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Weighing the pros and cons

School districts still ‘in the education phase right now’ regarding sales tax proposal

At the shared services committee meeting Wednesday, representatives from Morris Community Schools said their school boards are educating themselves on the School Facilities Sales Tax.

“It’s just in the education phase right now,” said Morris Community High School Dist. 101 Superintendent Pat Halloran. “The board is interested in the pros and cons anytime you’re talking about a tax.”

The meeting, held at the Morris Community High School Board Room, also included an update on the shared busing system, which takes effect in the fall.

The discussion on the sales tax, proposed to area school boards in May was held to determine where each of the boards stands on the issue.

Dist. 101, which discussed it at the last board meeting, is still educating itself on the issue and is looking forward to a possible forum by the Grundy Economic Development Council.

“The more you delve into it, the more complicated it becomes,” noted Board President Dennis Best.

Kathy Perry, superintendent of Saratoga Elementary Dist. 60C, said preliminary discussions at her board’s meetings have suggested some support from members.

“The Saratoga board has initially been supportive of this,” Perry said.

Saratoga Elementary School needs a new cafeteria, she said, and the additional 1 percent sales tax could be a way to get it without relying too heavily on property taxes.

Teri Shaw, superintendent of Morris Elementary Dist. 54, said her district would primarily use the funds to abate building bonds, but remains uncertain on its stance.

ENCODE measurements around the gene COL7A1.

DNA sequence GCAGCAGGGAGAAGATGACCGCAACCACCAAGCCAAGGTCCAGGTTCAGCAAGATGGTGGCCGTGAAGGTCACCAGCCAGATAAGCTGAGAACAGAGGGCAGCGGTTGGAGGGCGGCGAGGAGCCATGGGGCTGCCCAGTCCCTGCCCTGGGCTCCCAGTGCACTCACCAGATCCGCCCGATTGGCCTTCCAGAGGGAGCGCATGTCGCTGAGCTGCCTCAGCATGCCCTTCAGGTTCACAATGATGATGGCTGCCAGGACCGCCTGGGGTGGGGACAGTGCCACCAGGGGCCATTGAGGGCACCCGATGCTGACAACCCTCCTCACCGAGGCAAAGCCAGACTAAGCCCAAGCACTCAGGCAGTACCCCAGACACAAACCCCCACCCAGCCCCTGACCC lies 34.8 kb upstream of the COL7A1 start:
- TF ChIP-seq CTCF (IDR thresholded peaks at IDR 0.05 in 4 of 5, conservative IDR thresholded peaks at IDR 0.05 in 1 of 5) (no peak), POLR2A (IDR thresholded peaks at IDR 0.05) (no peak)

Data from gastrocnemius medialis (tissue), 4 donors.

“The conversations we’ve had at the board level have been educational,” Shaw said.

The sales tax would only be applied to already taxed items and could be used for building costs.

Proponents say it could help bring revenue to schools while lessening the burden on tax payers. Critics worry about the possible effects an added sales tax would have on local businesses.

To get the measure on the ballot for the March 2014 election, school boards representing more than 50 percent of county students would have to pass a resolution by the end of the year.

The shared services committee could be useful if the districts decide to move forward with the measure, Shaw said.

“It would need to be a joint effort,” Shaw said.

In other business, Perry updated the committee on the shared busing program that will take effect in fall.

Perry said she and Bus Dispatcher Vicki Valentine, who was in attendance, have hired 18 bus drivers, ordered 13 buses and are in the process of testing routing software.

“Really, it’s getting down to the nuts and bolts,” said Perry.

The three districts decided to share busing as a cost-saving measure.

Perry estimated the districts will save at least $300,000.

“This will offset some of the pain in the [districts’] education funds,” Perry said.

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